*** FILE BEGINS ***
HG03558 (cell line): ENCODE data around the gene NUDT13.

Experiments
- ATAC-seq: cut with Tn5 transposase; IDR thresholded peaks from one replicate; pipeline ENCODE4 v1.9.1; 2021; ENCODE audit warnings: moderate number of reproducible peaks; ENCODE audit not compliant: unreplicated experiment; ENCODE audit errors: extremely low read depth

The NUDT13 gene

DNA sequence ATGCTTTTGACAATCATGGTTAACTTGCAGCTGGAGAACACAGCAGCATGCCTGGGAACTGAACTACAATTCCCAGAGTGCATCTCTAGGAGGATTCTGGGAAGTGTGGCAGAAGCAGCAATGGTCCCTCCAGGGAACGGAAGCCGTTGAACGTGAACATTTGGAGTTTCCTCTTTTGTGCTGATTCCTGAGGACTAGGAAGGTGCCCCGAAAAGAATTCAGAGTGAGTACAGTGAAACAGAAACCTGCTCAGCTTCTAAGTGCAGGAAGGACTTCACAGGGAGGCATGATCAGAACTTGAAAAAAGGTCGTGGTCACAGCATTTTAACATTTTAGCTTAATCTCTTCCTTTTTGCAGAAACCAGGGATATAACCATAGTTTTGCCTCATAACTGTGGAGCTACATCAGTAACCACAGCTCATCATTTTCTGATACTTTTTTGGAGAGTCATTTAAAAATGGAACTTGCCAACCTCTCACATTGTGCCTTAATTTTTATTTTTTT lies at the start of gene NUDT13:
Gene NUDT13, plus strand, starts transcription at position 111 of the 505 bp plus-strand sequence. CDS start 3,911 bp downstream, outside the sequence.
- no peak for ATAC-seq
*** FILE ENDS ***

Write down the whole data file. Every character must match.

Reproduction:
HG03558 (cell line): ENCODE data around the gene NUDT13.

Experiments
- ATAC-seq: cut with Tn5 transposase; IDR thresholded peaks from one replicate; pipeline ENCODE4 v1.9.1; 2021; ENCODE audit warnings: moderate number of reproducible peaks; ENCODE audit not compliant: unreplicated experiment; ENCODE audit errors: extremely low read depth

The NUDT13 gene

DNA sequence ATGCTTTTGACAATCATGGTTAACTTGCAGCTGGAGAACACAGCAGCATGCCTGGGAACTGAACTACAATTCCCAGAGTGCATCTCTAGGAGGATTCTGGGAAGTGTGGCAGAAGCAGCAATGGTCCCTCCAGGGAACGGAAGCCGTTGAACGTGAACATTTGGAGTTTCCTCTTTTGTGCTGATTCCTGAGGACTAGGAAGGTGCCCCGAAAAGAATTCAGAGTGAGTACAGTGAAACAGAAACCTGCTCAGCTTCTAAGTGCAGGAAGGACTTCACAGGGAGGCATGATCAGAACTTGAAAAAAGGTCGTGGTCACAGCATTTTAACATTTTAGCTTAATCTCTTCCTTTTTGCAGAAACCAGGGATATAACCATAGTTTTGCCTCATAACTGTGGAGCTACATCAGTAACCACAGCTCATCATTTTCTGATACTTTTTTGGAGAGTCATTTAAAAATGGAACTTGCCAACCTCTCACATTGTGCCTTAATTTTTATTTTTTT lies at the start of gene NUDT13:
Gene NUDT13, plus strand, starts transcription at position 111 of the 505 bp plus-strand sequence. CDS start 3,911 bp downstream, outside the sequence.
- no peak for ATAC-seq